Wednesday, November 16, 2016

The Unintended Message of Worry

Every term of leadership contains challenges. The church is always in a period of discernment - as it should be. Context is always changing. New questions of discernment constantly emerge.

This is why I think one of the greatest gifts a leader can provide is a display of non-anxious presence. A non-anxious presence is rooted in confidence that God will provide what the church needs to faithfully discern and make the necessary changes.

I was reminded of this at a workshop hosted by Emerging Voices Initiative (EVI). This young adult initiative began in November 2015, when Mennonite Church Canada faced a substantial donation revenue shortfall and was forced to reduce staff and program. Their concern for the church resulted in considerable conversation and a commitment to engage in the work of the Future Directions Task Force. Their enthusiastic participation in the issues facing the church is heartening for me as it is for many people.

One of the questions the EVI leaders are asking workshop attendees is: "What do you want to say to the leaders of Mennonite Church Canada?"

This is the gift being offered. For leaders interested in the thoughts of others it is a precious gift whenever people express themselves.

One of the first responses to this question has reinforced my determination to resist fear and panic in these changing times. The young adult voice walked up to the microphone and after glancing in my direction said, "the church will be okay.”

Indeed! What a message for leadership to hear: The church will be okay. It is both a message of hope and chastisement.

What message do we communicate to our youth and young adults when we express panic and fear about the state of the church? The underlying statement of fear and panic is that we do not trust our youth and young adults to carry on the faith.

Confidence in our youth and young adults would echo the statement offered at the EVI workshop. The church will be okay, because God is at work in our youth. The church will be okay because our youth and young adults are dreaming dreams and seeing visions. God is at work, even if as leaders, we don't always perceive it.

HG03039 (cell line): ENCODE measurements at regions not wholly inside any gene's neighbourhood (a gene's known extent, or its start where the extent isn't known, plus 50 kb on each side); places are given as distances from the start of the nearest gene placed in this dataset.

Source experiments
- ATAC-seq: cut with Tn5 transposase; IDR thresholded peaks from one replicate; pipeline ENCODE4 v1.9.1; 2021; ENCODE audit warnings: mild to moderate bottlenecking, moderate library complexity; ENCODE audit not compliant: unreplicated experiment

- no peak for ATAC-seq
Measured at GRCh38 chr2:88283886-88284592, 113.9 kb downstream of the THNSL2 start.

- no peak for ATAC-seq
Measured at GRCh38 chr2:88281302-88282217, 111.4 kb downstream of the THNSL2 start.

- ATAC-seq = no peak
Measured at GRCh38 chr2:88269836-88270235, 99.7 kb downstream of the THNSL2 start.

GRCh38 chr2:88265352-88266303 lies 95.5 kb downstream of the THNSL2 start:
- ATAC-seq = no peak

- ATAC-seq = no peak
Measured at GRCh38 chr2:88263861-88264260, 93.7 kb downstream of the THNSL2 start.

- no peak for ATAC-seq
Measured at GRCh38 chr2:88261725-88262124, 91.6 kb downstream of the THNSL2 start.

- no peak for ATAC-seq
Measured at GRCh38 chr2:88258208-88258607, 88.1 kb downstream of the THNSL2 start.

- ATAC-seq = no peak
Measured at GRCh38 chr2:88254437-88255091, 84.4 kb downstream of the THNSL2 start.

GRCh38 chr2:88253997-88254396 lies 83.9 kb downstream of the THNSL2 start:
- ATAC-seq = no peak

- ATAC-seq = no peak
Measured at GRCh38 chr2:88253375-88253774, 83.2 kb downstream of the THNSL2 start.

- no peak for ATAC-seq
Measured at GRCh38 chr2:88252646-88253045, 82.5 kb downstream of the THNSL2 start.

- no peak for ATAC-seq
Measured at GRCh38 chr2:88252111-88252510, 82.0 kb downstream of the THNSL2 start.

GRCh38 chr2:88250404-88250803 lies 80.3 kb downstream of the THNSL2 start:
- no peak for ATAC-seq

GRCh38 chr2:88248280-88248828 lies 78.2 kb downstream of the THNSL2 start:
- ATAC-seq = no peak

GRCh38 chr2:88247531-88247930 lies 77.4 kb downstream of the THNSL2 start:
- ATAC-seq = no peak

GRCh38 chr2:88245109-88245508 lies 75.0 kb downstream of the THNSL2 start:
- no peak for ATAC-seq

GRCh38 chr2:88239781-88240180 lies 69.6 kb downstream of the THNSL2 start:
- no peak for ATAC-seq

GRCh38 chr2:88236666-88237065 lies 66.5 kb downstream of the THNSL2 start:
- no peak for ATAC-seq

A confidence in God expects the Spirit of God to be at work beyond our comprehension. A confidence in God anticipates that our youth and young adults will see things we do not see.

The church of the future is the church informed by the past but embracing the developing expression of the leaders forming in our midst.

I am confident that our faith is finding new expression.

Open yourself up to possibilities not seen before: possibilities articulated and envisioned by our youth and young adults.

Upcoming EVI Workshops and locations in Nov./Dec.

Thursday, November 3, 2016

The Covenant of Disagreement

In the past, the Church could hardly imagine placing 'covenant' and 'disagreement' into a shared concept. Disagreement represented the opposite of covenant. Covenant necessitated agreement.

But no longer. It is now possible to discuss covenant in the context of disagreement.

Followers of Jesus Christ are beginning to realize that covenant speaks more to relationship than it does to theological agreement. Jesus made it clear that covenant people commit to "turning the other cheek" and "praying for" those considered enemies.

This is no easy task! Indeed an endeavour quite impossible if not empowered by the spirit of Jesus Christ.

It is only reasonable then for followers of Jesus Christ to extend that same grace to fellow members of the body of Christ. If covenant people are instructed to love their enemies, how much more their brothers and sisters with whom they disagree?

In a recent trip to Israel/Palestine an ecumenical organization challenged a group of denominational leaders that unless we are able to speak as a unified voice of diversity, we have no platform to offer anything to the situation in the Middle East. I agree.

A reshaped understanding of covenant is an important challenge to a world becoming increasingly fragmented by ideological, theological, and ethnic conflict. Followers of Jesus Christ must stand ready to embrace disagreement within the covenant of loving your neighbour as yourself. This is not a poetic ideal. It is a covenant responsibility.

The global community has considered it important to remember the devastation of war. Divided church bodies realize destructive outcomes of internal conflict. Loss of life, destruction of families, relationships broken by harsh words are the lamented impacts results of armed violent conflict. Such lament should be expressed. But so should a commitment to peace that displays a new comfort with disagreement. Disagreement is an opportunity for conversation, not a reason for conflict. The Christian faith must learn to embrace disagreement if it hopes to be relevant in a diverse world.

I think God has provided an opportunity for the church of Jesus Christ to shine. This is a chance to display a renewed commitment of love and respect for all people of diverse understandings. It is an opportunity to boldly model how to remain in disagreement without resorting to hateful and hurtful rhetoric. It is an opportunity to portray the compelling love of Jesus Christ.

I pray that we will rise up to this opportunity. I pray that followers of Jesus Christ everywhere will commit themselves to represent the covenant of disagreement.